He loves to click birds in their natural habitats. Some make hide outs and shed feed for the birds to come every day. Birds get habituated and come. Photographers can get excellent photographs, but it doesn’t give the thrill of going in search of the birds. There are many things to learn from birds. Sarus Cranes find their partner once and they live together till the end. If one dies, the other might commit suicide or lives alone. In the age of struggling relationships, human beings have to learn from them, he says.
He made a photo exhibition once. Though he did not intend to do it, SBI requested him to frame his photos and give those to the SBI branches. Prior to submitting, he was forced to make an exhibition by friends. Visitors asked him for the copies and he gave the photos at the printing and framing cost and he had to reprint the photos! To click a good photograph, to be at the right spot at the right time, he opines. His photograph of a peacock flying off the ground is one such and was shared the most in social media. His photograph was also featured in the Photography world cup winning album.
His family supports him for his photography. His wife Bharathi has done PhD in Psychology and does counseling. Along with photography, Kulashekar is a great lover of Carnatic music. He had converted gramophone plates of classical music into MP3 and Wav formats and preserves those rare collections for the coming generations. He currently uses Canon 7D Mark 2 and 100-400 mm lens.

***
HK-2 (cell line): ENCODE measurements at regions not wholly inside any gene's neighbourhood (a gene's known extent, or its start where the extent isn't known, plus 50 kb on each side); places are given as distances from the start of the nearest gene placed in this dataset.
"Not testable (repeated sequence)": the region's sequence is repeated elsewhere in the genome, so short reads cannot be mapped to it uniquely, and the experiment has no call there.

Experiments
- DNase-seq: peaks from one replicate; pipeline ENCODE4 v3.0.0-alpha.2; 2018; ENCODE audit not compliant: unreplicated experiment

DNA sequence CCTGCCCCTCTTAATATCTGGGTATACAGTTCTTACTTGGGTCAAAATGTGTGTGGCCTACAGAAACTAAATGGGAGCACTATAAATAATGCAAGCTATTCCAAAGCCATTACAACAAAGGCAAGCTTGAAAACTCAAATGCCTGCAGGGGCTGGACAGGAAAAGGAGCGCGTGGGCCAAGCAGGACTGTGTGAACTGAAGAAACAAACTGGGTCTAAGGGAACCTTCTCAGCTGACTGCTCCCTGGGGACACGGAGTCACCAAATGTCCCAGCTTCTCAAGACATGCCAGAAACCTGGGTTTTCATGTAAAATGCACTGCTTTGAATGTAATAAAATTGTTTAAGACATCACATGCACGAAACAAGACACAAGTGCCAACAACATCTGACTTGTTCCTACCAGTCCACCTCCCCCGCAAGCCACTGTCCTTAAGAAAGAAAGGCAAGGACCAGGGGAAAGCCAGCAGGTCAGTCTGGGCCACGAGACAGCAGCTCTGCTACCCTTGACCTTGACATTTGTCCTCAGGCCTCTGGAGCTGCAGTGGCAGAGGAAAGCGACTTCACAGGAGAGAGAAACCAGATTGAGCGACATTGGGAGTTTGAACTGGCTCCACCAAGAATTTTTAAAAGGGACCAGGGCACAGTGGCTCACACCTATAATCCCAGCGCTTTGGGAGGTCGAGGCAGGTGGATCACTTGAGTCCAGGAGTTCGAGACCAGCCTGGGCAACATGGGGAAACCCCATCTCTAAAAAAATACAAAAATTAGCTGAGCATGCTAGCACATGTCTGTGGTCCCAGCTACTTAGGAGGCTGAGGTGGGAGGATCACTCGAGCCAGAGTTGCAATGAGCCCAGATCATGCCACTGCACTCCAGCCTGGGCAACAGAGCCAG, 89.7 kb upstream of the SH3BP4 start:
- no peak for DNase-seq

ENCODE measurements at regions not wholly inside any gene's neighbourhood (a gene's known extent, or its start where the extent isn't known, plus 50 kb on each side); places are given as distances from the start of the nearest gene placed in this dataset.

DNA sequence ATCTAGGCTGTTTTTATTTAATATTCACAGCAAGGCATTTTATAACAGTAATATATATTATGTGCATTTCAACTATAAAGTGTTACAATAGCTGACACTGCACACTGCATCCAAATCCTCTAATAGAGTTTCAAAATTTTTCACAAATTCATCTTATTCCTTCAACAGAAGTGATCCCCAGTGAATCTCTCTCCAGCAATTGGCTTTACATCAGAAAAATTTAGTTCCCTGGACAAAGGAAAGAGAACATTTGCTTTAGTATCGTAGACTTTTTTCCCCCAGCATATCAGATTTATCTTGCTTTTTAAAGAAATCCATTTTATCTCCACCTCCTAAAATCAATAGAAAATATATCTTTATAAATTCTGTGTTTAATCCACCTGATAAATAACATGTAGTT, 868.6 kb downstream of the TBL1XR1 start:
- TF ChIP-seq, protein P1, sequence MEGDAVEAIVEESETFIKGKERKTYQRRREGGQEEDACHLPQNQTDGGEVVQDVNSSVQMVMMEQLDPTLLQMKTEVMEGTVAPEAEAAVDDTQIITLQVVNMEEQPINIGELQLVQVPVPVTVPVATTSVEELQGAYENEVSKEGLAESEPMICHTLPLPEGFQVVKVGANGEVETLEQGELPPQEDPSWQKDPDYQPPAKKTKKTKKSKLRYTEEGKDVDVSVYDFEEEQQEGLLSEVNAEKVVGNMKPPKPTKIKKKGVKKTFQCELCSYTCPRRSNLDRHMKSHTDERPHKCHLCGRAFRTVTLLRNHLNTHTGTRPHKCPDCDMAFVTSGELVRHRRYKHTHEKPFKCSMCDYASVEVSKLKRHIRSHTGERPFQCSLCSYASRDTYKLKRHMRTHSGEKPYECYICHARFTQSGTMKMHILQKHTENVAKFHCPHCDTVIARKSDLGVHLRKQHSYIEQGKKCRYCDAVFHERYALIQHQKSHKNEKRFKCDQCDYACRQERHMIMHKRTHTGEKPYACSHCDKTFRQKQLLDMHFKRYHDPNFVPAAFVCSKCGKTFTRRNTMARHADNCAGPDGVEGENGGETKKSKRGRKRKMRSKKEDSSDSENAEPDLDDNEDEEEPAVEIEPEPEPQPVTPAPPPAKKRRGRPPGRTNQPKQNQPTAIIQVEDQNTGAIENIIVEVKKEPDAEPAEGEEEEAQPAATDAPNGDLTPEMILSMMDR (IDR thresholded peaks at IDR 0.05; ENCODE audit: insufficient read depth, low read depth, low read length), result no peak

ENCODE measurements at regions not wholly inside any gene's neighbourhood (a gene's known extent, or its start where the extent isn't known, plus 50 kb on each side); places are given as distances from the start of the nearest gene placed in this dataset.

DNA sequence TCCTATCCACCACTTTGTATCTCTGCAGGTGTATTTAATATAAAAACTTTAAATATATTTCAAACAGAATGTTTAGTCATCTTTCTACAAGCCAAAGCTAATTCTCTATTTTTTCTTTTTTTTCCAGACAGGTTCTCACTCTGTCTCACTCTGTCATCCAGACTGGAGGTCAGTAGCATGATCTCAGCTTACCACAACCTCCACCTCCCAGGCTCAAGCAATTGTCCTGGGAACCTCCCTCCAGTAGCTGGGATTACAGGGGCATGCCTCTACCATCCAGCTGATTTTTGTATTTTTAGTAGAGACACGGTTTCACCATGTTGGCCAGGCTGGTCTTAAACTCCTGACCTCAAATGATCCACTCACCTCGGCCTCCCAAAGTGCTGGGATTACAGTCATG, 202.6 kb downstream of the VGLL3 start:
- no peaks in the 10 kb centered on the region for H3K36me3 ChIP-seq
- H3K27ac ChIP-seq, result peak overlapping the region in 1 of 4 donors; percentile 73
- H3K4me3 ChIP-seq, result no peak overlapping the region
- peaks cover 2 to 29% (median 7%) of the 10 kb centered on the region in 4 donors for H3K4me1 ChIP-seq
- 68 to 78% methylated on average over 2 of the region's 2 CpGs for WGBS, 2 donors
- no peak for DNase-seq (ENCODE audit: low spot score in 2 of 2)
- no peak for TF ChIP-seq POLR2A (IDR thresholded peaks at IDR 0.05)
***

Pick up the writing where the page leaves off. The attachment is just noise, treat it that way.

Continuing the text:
How do you prepare for the photography tours?
I go for one tour every year. Before the journey, I study the bird species available there, their habitats and lifestyle. So that we can make proper plans to click them. We can’t say that we might get the desired photos; luck also has its role to play!
Do you think the young photographers today have enough dedication?
I have seen young photographers who wait for hours to click a photo. They do possess the dedication and passion for photography. Digital photography has come as a boon. I have seen photographers of the older generation doing nest photography by waiting near the nest. Bird will obviously come to the nest, but by waiting near the nest, they were tensing and pressurizing the bird. It was leading predators to the nest easily.
What difference do you see in the lakes of Mysuru and birds then and now?
The lakes are not well maintained. Drainage water is openly led to the Kukkarahalli lake. They made a walking path. People who walk there will insert earphones but don’t lend their ears to the chirping birds. Lingambudhi Lake was one the most beautiful lakes, but is now completely spoiled. It doesn’t harm the birds much. If not this, they go to some other lakes. It is a loss to us.
How do you manage time between bank and photography?
Bank has extended a great support to me. They have put my photographs in various branches and conference rooms of SBI. I opted out of promotions so that it won’t affect my photography. Every morning I get time for photography before going to bank. And they provide me with holidays every year.
– SHREEHARSHA C M